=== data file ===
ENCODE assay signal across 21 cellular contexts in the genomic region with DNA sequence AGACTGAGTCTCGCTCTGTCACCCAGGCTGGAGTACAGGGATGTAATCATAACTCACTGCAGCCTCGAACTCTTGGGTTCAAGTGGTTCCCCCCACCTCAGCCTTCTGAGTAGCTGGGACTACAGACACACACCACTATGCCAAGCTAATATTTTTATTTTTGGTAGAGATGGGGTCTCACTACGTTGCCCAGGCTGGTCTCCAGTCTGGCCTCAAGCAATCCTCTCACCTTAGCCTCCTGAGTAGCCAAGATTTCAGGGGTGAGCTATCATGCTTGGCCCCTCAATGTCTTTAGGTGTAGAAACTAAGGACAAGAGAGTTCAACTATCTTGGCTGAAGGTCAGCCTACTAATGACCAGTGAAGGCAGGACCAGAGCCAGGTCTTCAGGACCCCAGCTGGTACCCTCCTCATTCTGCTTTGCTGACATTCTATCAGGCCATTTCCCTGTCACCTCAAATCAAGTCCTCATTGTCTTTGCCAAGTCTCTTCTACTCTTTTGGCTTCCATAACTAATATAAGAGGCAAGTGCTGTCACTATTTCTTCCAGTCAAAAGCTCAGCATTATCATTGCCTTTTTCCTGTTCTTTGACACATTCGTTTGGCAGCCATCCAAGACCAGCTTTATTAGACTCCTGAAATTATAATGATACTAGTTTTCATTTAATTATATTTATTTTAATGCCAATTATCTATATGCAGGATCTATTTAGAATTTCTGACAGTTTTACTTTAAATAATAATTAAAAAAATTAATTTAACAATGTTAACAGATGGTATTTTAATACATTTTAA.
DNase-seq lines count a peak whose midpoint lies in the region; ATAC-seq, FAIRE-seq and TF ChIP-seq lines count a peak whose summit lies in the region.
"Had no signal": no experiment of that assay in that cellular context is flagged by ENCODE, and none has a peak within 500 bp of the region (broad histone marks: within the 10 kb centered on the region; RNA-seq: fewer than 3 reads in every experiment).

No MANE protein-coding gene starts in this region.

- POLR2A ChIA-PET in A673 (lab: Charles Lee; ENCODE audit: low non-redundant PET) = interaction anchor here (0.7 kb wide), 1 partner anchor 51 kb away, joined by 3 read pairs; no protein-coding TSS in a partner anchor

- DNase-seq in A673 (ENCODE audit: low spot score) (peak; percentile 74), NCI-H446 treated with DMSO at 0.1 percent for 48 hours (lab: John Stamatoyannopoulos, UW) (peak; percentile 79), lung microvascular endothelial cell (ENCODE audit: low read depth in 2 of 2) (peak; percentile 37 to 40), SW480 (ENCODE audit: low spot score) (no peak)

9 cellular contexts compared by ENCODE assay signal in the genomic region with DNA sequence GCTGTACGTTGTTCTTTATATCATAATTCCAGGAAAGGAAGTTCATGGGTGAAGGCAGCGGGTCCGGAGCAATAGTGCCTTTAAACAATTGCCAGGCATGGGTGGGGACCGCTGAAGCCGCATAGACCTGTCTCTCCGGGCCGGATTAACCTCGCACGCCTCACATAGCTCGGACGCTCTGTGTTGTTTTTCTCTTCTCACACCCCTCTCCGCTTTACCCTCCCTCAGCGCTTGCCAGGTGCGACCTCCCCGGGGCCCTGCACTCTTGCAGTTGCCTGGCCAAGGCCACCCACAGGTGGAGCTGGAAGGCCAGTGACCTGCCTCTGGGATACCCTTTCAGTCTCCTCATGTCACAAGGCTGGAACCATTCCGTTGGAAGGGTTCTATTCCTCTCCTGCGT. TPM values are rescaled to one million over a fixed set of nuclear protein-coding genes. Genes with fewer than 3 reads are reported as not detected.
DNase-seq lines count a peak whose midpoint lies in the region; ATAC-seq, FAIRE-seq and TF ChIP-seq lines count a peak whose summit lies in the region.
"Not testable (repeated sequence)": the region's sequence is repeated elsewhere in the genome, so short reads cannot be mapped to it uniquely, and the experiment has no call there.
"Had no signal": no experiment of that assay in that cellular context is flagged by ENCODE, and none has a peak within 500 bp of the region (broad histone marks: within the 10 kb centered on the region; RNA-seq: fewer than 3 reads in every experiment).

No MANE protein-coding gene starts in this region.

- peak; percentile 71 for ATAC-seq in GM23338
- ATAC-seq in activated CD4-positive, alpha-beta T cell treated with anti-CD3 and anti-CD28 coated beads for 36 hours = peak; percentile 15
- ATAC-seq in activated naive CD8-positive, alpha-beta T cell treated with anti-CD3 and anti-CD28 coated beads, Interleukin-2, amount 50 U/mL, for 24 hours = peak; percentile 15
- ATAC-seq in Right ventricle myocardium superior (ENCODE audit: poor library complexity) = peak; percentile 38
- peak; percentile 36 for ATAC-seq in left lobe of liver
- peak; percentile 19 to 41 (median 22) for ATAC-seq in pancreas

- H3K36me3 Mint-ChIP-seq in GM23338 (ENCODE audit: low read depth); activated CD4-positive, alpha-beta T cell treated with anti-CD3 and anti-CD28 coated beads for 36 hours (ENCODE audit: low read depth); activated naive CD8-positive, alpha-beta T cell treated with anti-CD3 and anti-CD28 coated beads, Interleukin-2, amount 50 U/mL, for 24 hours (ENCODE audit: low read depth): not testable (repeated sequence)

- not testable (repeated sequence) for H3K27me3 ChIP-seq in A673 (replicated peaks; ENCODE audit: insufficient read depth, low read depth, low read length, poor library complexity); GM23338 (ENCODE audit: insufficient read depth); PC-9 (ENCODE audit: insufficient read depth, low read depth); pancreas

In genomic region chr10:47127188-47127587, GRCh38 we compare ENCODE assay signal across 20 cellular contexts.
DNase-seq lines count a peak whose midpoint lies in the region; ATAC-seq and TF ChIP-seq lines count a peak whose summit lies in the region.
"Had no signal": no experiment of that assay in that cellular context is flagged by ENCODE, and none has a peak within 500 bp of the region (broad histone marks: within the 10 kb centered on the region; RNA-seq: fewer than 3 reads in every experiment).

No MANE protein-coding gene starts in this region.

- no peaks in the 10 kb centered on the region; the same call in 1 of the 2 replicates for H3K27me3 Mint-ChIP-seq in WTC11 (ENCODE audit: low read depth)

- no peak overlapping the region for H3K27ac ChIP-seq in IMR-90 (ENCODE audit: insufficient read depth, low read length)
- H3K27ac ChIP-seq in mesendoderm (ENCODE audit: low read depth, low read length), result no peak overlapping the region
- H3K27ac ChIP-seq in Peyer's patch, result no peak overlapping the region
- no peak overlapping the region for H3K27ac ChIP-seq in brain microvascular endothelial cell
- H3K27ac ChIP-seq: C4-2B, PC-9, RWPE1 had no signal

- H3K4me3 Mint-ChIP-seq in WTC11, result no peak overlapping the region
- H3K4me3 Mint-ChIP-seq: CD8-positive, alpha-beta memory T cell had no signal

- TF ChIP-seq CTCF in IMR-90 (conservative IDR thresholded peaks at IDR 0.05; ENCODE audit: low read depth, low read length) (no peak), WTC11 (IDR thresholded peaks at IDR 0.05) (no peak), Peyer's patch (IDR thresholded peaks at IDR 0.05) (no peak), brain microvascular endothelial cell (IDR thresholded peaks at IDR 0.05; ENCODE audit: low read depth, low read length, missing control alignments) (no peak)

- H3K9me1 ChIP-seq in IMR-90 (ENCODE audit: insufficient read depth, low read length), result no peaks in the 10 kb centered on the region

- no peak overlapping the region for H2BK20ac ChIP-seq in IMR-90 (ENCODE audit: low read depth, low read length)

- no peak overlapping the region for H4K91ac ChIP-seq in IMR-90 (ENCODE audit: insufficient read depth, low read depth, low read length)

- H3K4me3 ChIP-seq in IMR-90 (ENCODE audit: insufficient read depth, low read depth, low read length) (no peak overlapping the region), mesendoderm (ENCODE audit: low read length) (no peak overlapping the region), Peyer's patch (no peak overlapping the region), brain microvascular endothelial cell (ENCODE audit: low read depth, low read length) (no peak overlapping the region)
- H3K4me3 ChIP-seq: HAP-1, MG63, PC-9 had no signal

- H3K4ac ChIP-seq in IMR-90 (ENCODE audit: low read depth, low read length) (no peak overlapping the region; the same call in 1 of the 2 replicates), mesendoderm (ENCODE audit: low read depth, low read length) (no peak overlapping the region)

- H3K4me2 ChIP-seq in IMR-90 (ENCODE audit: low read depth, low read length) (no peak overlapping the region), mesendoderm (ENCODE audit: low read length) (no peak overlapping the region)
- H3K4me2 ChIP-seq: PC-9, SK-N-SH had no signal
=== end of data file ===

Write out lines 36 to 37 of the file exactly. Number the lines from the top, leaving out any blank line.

- H3K4me3 ChIP-seq in IMR-90 (ENCODE audit: insufficient read depth, low read depth, low read length) (no peak overlapping the region), mesendoderm (ENCODE audit: low read length) (no peak overlapping the region), Peyer's patch (no peak overlapping the region), brain microvascular endothelial cell (ENCODE audit: low read depth, low read length) (no peak overlapping the region)
- H3K4me3 ChIP-seq: HAP-1, MG63, PC-9 had no signal